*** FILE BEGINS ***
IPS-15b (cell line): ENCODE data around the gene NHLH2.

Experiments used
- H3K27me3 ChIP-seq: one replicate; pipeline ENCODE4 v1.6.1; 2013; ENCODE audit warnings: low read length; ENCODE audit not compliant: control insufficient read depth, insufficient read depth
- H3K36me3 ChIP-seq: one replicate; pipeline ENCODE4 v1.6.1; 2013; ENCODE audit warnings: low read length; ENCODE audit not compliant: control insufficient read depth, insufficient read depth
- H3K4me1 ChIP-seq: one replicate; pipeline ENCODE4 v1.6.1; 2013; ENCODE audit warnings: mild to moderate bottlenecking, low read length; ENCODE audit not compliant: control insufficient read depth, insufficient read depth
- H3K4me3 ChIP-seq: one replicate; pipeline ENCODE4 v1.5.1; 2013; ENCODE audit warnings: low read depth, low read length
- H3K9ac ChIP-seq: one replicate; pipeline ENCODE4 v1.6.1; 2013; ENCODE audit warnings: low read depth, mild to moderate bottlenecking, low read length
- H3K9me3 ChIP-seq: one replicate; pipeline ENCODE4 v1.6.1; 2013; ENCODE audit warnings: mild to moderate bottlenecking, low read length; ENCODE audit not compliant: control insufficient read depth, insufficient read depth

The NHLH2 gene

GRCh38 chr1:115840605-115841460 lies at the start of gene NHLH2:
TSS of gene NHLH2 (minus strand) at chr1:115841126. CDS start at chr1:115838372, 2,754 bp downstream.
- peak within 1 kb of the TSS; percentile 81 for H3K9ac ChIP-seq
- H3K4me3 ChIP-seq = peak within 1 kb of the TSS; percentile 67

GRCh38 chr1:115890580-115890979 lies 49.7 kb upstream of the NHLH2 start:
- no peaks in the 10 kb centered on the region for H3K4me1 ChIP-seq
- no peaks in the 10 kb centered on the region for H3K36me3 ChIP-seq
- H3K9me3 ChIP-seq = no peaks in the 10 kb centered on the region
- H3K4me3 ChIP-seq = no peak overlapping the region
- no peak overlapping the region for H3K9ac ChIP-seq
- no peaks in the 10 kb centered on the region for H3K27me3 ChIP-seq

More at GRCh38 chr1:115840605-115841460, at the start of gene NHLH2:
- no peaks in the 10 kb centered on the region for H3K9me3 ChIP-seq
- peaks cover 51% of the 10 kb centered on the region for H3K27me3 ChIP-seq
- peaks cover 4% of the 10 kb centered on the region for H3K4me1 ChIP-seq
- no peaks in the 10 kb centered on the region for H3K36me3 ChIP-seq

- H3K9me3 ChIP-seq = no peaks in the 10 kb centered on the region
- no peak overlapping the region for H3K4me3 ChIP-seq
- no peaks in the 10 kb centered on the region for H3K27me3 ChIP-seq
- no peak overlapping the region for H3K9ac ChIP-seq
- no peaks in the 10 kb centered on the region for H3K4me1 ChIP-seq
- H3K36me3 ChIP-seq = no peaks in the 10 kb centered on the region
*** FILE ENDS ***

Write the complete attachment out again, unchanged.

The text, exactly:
IPS-15b (cell line): ENCODE data around the gene NHLH2.

Experiments used
- H3K27me3 ChIP-seq: one replicate; pipeline ENCODE4 v1.6.1; 2013; ENCODE audit warnings: low read length; ENCODE audit not compliant: control insufficient read depth, insufficient read depth
- H3K36me3 ChIP-seq: one replicate; pipeline ENCODE4 v1.6.1; 2013; ENCODE audit warnings: low read length; ENCODE audit not compliant: control insufficient read depth, insufficient read depth
- H3K4me1 ChIP-seq: one replicate; pipeline ENCODE4 v1.6.1; 2013; ENCODE audit warnings: mild to moderate bottlenecking, low read length; ENCODE audit not compliant: control insufficient read depth, insufficient read depth
- H3K4me3 ChIP-seq: one replicate; pipeline ENCODE4 v1.5.1; 2013; ENCODE audit warnings: low read depth, low read length
- H3K9ac ChIP-seq: one replicate; pipeline ENCODE4 v1.6.1; 2013; ENCODE audit warnings: low read depth, mild to moderate bottlenecking, low read length
- H3K9me3 ChIP-seq: one replicate; pipeline ENCODE4 v1.6.1; 2013; ENCODE audit warnings: mild to moderate bottlenecking, low read length; ENCODE audit not compliant: control insufficient read depth, insufficient read depth

The NHLH2 gene

GRCh38 chr1:115840605-115841460 lies at the start of gene NHLH2:
TSS of gene NHLH2 (minus strand) at chr1:115841126. CDS start at chr1:115838372, 2,754 bp downstream.
- peak within 1 kb of the TSS; percentile 81 for H3K9ac ChIP-seq
- H3K4me3 ChIP-seq = peak within 1 kb of the TSS; percentile 67

GRCh38 chr1:115890580-115890979 lies 49.7 kb upstream of the NHLH2 start:
- no peaks in the 10 kb centered on the region for H3K4me1 ChIP-seq
- no peaks in the 10 kb centered on the region for H3K36me3 ChIP-seq
- H3K9me3 ChIP-seq = no peaks in the 10 kb centered on the region
- H3K4me3 ChIP-seq = no peak overlapping the region
- no peak overlapping the region for H3K9ac ChIP-seq
- no peaks in the 10 kb centered on the region for H3K27me3 ChIP-seq

More at GRCh38 chr1:115840605-115841460, at the start of gene NHLH2:
- no peaks in the 10 kb centered on the region for H3K9me3 ChIP-seq
- peaks cover 51% of the 10 kb centered on the region for H3K27me3 ChIP-seq
- peaks cover 4% of the 10 kb centered on the region for H3K4me1 ChIP-seq
- no peaks in the 10 kb centered on the region for H3K36me3 ChIP-seq

- H3K9me3 ChIP-seq = no peaks in the 10 kb centered on the region
- no peak overlapping the region for H3K4me3 ChIP-seq
- no peaks in the 10 kb centered on the region for H3K27me3 ChIP-seq
- no peak overlapping the region for H3K9ac ChIP-seq
- no peaks in the 10 kb centered on the region for H3K4me1 ChIP-seq
- H3K36me3 ChIP-seq = no peaks in the 10 kb centered on the region